When it comes to formulating weight loss diets, one of the first things to go are fizzy drinks (or Sodas - as the Americans like to call them). These are most commonly replaced by so called ‘diet drinks’, like diet coke or diet pepsi. These drinks still have a similar sweetness and taste, but without the calories. So naturally they make for the obvious substitute. But there is increasing concern over whether the artificial sweeteners found in diet drinks may adversely affect metabolism and the ability to lose weight. Many health care professionals assert that it would be better to simply replace all fizzy drink consumption with plain water!
A soon-to-be-published study in the prestigious American Journal of Clinical Nutrition has put this notion to the test1. Researchers took a group of overweight and obese women who habitually consumed diet drinks and had half of them substitute them for water, while the other half continued drinking diet drinks 5 times per week after their lunch for a total of 24 weeks while also on a weight-loss program.
A total of sixty-two participants completed the trial, with all of them experiencing significant improvements in weight reductions and many of the common cardiac and metabolic risk markers.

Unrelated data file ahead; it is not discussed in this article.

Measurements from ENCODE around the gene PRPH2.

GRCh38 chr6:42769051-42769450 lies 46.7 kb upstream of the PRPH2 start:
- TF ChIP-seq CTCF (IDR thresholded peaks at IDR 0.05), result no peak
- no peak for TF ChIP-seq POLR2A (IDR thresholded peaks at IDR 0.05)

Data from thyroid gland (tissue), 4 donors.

However, when it came to key measures such as weight, fasting insulin, insulin resistance and 2-hr post-meal glucose levels, the group drinking water-only experienced significantly better improvements, although the differences were all relatively small.
The authors of the study do not postulate on any underlying mechanisms possibly responsible for the differences between the two groups. But there are several schools of thought on how regular consumption of artificial sweeteners might adversely affect metabolic health. One such theory is they can interfere with basic learning processes/responses involved in the anticipation of normal consequences of consuming sugars, which ultimately leads to overeating and diminished release of important hormones involved in the regulation of blood glucose2. Another mechanism said to be involved is via alteration of gut microbiota3. Lastly, some believe exposure to hyper-sweetened foods and drinks from a young age may have adverse effects on sweetness preferences into adulthood2.
Whatever the case or mechanism, this is the first proper study to give some indication that regular consumption of artificial sweeteners may harbour some adverse health effects. It will be interesting to see what further discoveries are made in this area. For the time being, it’s fair to say the average person is not going to lose out by replacing some of their diet drinks with gold-old fashioned water.
- Madjd A, et al. Effects on weight loss in adults of replacing diet beverages with water during a hypoenergetic diet: a randomized, 24-wk clinical trial. American Journal of Clinical Nutrition. Doi: 10.3945/ajcn.115.109397
- Swithers SE. Artificial sweeteners are not the answer to childhood obesity. Appetite. 2015 Oct 1;93:85-90. doi: 10.1016/j.appet.2015.03.027. Epub 2015 Mar 28.
- Pepino MY, et al. Metabolic effects of non-nutritive sweeteners. Physiology & Behavior. 2015 Jun 19. pii: S0031-9384(15)00372-8. doi: 10.1016/j.physbeh.2015.06.024. [Epub ahead of print]